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Telling if my bottles are carbed

So I bottled my first brew last week. I read on here from a couple people to put some beer in a water bottle and squeeze out the excess air. Is this just to allow you to know that SOMETHING is going on in the bottles or can you successfully use this as a gauge to know when they are ready to go?

I planned to let them sit for at least 2 weeks and then crack one open and see but was just wondering if there was a more “scientific” way to tell if they are fully carbed.

When you see the plastic bottle get full and stiff, you know the carbonation is well under way or done. It’ll take another couple of weeks before that bit of yeast settles. So you can certainly drink carbonated beer after the week or two it takes for your indicator bottle to puff up, but it’ll continue to get better for a month.

I usually crack one open 2 weeks after, 9 times out of 10 its done.

Doesn’t that depend entirely on the amount of airspace I left at the top though? I guess that’s another question I should have asked: how much do most people fill up their plastic bottles for carb testing? I filled a 12 oz plastic bottle about halfway up.

Nuts to scientific. Most fun way is to drink a beer. :cheers:

I have popped open beers after two days that were exptremely drinkable. Some were still dead flat after one week. Still drank’em though.

:cheers: [quote=“Brew Meister Smith”][quote=“mattnaik”] was just wondering if there was a more “scientific” way to tell if they are fully carbed.[/quote]

Nuts to scientific. Most fun way is to drink a beer. :cheers:

I have popped open beers after two days that were exptremely drinkable. Some were still dead flat after one week. Still drank’em though.[/quote]

Sounds scientific to me! :cheers:

Doesn’t that depend entirely on the amount of airspace I left at the top though? I guess that’s another question I should have asked: how much do most people fill up their plastic bottles for carb testing? I filled a 12 oz plastic bottle about halfway up.[/quote]

You could only fill it partially. As you say enough CO2 will need to form to fill the voud.

Fill the plastic bottle to the top like you fo a glass bottle. Then squeeze the O2 outvand put the cap on.

Even thought the botle may be hard, it still takes additional time foe the CO2 to disolve into the beer. So give it 3 weeks to carb/age. And allow it to chill 24hrs. You will have a better product that way.

I’ve read not to use water bottles as they are not suitable for carbonation in the bottle. Clear soda bottles can be used (kept out of direct light). I’ve also read to avoid root beer bottles and the like due to flavor issues.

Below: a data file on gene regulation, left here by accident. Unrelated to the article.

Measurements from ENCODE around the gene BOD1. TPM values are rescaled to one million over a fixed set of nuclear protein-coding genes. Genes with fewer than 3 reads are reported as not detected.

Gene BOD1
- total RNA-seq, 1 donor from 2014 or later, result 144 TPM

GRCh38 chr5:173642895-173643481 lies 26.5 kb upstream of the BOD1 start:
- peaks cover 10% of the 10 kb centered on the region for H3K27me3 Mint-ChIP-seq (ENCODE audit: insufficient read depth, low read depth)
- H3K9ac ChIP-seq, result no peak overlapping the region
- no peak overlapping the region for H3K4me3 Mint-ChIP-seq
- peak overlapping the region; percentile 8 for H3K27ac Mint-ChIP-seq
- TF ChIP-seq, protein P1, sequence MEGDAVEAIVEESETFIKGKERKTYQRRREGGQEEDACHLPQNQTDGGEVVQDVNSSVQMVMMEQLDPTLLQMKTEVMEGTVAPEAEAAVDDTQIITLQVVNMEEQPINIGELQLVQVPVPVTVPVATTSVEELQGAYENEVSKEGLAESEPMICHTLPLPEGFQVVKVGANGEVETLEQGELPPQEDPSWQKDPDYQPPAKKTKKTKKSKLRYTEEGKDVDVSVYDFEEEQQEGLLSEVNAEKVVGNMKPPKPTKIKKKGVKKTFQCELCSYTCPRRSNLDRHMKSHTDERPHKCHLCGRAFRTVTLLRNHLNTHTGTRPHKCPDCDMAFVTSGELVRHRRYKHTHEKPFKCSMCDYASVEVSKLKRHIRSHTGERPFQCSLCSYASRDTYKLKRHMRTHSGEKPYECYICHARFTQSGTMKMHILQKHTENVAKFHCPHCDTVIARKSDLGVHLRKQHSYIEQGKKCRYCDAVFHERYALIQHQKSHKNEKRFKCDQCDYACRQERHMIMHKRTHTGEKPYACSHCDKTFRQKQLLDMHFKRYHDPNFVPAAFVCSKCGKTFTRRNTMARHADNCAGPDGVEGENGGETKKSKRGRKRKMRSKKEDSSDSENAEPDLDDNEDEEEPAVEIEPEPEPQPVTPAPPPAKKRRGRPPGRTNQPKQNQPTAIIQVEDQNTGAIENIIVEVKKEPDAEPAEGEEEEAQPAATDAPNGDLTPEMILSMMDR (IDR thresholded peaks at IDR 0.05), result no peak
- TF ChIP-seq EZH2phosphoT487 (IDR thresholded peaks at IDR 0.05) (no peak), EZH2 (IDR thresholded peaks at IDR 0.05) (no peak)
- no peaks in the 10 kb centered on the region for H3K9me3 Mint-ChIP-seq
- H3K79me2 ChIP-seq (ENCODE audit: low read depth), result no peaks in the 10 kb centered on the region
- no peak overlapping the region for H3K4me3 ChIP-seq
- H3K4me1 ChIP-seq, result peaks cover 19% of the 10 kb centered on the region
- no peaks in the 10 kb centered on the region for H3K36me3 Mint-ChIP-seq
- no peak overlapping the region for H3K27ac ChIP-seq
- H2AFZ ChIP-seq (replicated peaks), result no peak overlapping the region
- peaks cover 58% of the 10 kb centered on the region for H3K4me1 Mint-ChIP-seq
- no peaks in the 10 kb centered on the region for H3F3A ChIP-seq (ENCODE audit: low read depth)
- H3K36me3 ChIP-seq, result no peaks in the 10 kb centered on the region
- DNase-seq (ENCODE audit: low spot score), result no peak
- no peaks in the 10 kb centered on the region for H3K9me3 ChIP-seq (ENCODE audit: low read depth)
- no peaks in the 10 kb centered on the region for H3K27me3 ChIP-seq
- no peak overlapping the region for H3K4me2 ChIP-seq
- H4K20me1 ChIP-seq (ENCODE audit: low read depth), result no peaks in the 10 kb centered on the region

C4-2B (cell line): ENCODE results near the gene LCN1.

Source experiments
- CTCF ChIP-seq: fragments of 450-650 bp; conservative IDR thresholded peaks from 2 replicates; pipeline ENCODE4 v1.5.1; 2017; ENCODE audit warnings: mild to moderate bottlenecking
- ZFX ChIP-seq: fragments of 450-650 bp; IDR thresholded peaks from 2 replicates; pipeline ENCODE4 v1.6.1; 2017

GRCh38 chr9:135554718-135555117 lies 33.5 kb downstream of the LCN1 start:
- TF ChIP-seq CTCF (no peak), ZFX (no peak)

I believe in this case we are only really looking to fill one bottle as a CO2 tester. The rest of your bottles would be whatever you would usually be using.

A lot of water bottles are built too thin to hold full carbonation. Most guys I know using pop or water bottles will squeeze the bottles. Carbonation will generally expand the bottle to it’s usual size.

I still use the sit and wait approach.

Definitely going to be a time period where you need to sit and wait. As others have mentioned about using a soda/plastic bottle, it will become firm, but takes time for the CO2 and yeast to settle.

My last bottling, the plastic bottle became hard within 48 hours, but no way the carbination process was completed. I am going to give it 3 weeks and then will chill and test a beer.

The CO2 is produced in the liquid itself so I don’t buy that it takes longer for it to dissolve.

I’d fill the plastic bottle to within an inch or so from the top. I’m really just looking to see that significant carbonation is occurring, then I’ll let the beer go another couple of weeks or so before taste testing. Unless its a high ABV beer the carbonation is usually done in ten days to two weeks.

I use an A&W bottle all the time with no problem. Before I used it the first time I gave it a good soak in oxy-clean, rinsed, soaked it in sanatizer, rinsed, and a second soak in oxy-clean leaving no trace of root beer smell or flavor.

I use an A&W bottle all the time with no problem. Before I used it the first time I gave it a good soak in oxy-clean, rinsed, soaked it in sanatizer, rinsed, and a second soak in oxy-clean leaving no trace of root beer smell or flavor.[/quote]

Yeah I wasn’t planning on drinking the beer I put in the water bottle. I’m just using it as a gauge to see how the carbonation is going. If the bottle is expanding, C02 is being produced. I’m not too concerned about if it actually gets carbonated cause I’m just gonna dump it.

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